Fluid Properties Example: For a steel pipe with βisen = 200000 psi, 0.5” O.D., S = 0.012”, compute the effects of mechanical compliance on bulk modulus.

μp = ratio of normal stress (on all faces of a cube) to a change in volume

thin walled

Using equation (9)

In this example, the effects of thin walled pipe reduce bulk modulus by 25%.



Combined Effects of Air and Mechanical Compliance:

Effects of entrained air and mechanical compliance combine together like springs in series, i.e.,

    (12)

where

β’ effective bulk modulus (psi)

βl bulk modulus of the hydraulic fluid

βMC bulk modulus for mechanical compliance

βg bulk modulus of air

Vg volume of air in the fluid

Vtotal total volume of fluid and air



Note the effective bulk modulus will be less than any of the individual bulk modulus (βl, βMC or Vtβg/Vg). For air, the bulk modulus is computed using



Basic Effects of Fluid Properties

The effects of temperature and pressure on hydraulic system fluid properties and flow characteristics are listed below.

Density – Effects orifice and valve volume flow rates. As density increases, orifice and valve flow rates will decrease (see orifice flow equations).

  • Increasing pressure increases density

  • Increasing temperature decreases density

Kinematic Viscosity – Effects pipe (tube) volumetric flow rate. As viscosity increases, pipe flow rate will decrease (see orifice flow equations). Kinematic viscosity increases with increased pressure and decreasing temperature.

  • Increasing pressure increases kinematic viscosity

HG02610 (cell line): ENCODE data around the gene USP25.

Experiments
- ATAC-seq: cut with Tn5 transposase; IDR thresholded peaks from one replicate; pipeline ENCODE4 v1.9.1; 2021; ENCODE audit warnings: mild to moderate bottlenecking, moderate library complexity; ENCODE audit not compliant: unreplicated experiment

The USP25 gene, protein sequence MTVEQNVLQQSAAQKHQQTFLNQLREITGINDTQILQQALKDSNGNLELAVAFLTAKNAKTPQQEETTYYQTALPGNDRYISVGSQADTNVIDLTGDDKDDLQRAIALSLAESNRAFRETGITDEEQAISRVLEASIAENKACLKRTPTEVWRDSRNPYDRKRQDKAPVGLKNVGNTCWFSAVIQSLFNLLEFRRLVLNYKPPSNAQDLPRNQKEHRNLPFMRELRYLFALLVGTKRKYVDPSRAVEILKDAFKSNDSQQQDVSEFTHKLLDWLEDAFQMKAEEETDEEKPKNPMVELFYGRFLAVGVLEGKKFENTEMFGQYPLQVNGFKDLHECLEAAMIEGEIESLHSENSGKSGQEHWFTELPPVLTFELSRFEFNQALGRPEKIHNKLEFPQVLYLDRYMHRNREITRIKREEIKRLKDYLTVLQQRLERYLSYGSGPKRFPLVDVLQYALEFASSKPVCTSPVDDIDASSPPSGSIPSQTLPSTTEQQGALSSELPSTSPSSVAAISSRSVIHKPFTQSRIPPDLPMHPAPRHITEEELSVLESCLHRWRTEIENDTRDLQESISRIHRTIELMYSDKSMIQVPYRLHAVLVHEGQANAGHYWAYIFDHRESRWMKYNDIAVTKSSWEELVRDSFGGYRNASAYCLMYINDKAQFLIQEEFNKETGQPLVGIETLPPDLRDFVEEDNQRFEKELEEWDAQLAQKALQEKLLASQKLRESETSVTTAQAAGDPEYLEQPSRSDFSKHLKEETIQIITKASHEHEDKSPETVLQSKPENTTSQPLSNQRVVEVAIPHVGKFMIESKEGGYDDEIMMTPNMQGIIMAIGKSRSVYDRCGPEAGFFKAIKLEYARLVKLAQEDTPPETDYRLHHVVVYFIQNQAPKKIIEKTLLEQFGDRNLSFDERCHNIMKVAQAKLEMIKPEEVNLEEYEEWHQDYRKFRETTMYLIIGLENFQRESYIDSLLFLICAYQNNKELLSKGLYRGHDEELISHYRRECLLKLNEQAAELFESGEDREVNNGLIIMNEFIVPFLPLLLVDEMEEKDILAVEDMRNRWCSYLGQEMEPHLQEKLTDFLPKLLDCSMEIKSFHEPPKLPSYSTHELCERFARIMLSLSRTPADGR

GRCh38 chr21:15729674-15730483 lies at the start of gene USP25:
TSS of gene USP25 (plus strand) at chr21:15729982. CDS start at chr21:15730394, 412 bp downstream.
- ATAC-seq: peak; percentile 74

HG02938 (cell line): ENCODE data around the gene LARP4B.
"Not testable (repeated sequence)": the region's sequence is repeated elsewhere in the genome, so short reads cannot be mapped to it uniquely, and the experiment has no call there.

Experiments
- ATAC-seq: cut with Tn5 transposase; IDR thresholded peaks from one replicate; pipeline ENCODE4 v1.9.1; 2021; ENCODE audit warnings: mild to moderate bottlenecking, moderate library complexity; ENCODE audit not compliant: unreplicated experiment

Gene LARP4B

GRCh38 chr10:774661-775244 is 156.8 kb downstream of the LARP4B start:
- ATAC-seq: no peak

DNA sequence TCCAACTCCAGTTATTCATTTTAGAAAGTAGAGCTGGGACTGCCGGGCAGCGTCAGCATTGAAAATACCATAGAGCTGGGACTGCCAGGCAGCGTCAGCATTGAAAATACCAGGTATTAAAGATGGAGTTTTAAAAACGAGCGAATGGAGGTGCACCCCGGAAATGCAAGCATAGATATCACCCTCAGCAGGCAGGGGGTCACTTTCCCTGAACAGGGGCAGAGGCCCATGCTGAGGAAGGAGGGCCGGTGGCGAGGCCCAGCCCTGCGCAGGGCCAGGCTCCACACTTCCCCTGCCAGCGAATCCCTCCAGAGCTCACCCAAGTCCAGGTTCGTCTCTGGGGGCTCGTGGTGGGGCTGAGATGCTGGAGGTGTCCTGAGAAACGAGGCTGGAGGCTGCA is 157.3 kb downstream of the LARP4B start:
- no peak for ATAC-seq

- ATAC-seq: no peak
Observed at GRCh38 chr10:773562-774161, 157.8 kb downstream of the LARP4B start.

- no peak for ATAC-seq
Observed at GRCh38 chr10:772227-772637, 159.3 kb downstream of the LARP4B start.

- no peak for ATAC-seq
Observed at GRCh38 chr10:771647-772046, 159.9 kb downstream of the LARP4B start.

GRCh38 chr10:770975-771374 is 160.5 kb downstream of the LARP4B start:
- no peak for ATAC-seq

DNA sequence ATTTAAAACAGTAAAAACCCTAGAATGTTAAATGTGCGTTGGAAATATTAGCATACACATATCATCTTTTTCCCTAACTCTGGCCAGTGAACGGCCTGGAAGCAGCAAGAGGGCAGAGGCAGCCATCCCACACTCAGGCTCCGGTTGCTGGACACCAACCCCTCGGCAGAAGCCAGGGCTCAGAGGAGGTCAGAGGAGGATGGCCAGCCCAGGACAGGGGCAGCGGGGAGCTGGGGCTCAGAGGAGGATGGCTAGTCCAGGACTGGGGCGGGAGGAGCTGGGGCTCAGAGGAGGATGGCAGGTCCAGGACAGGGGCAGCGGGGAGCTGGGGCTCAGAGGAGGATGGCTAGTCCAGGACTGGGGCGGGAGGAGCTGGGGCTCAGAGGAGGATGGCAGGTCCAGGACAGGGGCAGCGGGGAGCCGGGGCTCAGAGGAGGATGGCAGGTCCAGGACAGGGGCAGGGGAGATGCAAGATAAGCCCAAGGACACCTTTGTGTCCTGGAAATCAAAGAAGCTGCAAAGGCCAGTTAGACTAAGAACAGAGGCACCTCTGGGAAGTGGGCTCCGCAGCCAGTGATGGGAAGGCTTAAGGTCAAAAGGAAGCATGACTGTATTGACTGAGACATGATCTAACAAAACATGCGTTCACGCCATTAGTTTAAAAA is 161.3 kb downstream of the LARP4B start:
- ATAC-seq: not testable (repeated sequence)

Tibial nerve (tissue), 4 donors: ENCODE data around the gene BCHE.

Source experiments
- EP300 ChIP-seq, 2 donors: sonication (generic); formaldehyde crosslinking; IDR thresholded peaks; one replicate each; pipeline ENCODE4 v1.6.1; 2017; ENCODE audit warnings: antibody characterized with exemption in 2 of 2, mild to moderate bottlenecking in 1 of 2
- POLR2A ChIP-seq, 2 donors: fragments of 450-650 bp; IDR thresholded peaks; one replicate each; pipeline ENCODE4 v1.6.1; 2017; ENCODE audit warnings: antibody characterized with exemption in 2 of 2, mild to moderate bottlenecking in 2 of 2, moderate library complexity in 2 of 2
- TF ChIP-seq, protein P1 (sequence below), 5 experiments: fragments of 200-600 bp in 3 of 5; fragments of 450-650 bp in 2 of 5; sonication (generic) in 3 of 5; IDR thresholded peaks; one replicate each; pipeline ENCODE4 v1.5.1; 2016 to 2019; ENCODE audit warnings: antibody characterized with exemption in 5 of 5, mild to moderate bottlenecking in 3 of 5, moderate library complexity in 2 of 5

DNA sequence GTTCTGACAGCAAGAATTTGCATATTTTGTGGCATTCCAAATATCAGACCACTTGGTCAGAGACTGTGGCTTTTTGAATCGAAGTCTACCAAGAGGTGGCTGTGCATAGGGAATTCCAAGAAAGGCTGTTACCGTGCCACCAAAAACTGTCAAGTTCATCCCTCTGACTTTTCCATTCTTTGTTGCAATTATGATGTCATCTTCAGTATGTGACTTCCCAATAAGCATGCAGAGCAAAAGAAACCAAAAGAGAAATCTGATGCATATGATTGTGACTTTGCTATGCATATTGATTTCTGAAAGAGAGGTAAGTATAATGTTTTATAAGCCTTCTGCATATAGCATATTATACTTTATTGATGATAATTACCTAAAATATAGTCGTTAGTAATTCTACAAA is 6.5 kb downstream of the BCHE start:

• Increasing temperature decreases kinematic viscosity

Bulk Modulus – Effects compressibility of fluid and system response time (see pressure derivative equation). As bulk modulus decreases, the pressure derivative will decrease leading to slower response times. Compressibility will affect the performance of actuators, motors and pumps because the stiffness of the fluid is less as bulk modulus is reduced.

  • Increasing pressure increases bulk modulus

  • Increasing temperature decreases bulk modulus

  • Entrained air and compliance of hoses/tubes/parts decreases bulk modulus



Fluid Properties for Standard Hydraulic Fluids


Mil-Prf-5606


-54 oC

-40 oC

40 oC

100 oC

Viscosity (centistokes)

2500

600

13.2

4.9

Bulk Modulus at 40 oC and 4000 psi: 200,000 psi (minimum)

Specific Gravitity at 60 oF Approx 0.88*

Nominal Density: 50 lbm/ft3

Pour Point: ≤ -60 oC

Flash Point: 82 oC

Coefficient of Thermal Expansion: 8.6E-04 cm3/ (cm3 oC)

* Not specified in MIL-PRF-5606



Mil-Prf-87257


-40 oC

40 oC

100 oC

Viscosity (centistokes)

550 max

6.7 min

2.0 min

Bulk Modulus at 40 oC and 4000 psi: 200,000 psi (minimum)

Specific Gravitity at 60 oF Approx 0.88*

Nominal Density: 49 lbm/ft3

Pour Point: ≤ -60 oC

Flash Point: 160 oC minimum

Coefficient of Thermal Expansion: 8.2E-04 cm3/ (cm3 oC)

* Not specified in MIL-PRF-87257



Mil-Prf-83282


-40 oC

40 oC

105 oC

205 oC

Viscosity (centistokes)

2200

14

3.45

1.0

Bulk Modulus at 60 oC and up to 10000 psi: 200,000 psi (minimum)

Specific Gravitity at 60 oF Approx 0.85*

Nominal Density: 49 lbm/ft3

Pour Point: ≤ -55 oC

Flash Point: 205 oC

Coefficient of Thermal Expansion: 8.2E-04 cm3/ (cm3 oC)



AS1241 Type V (Phosphate Ester)


-54 oC

38 oC

99 oC

Viscosity (centistokes)

2600 (max)

9-12.5

3-4

Bulk Modulus at 40 oC and 4000 psi: 200,000 psi

Density at 25 oC 0.97 – 1.02 g/mL

Nominal Density: 63 lbm/ft3

Pour Point: ≤ -62 oC

Flash Point: 149 oC

Coefficient of Thermal Expansion: 1.0E-03 in3/ (in3 oF)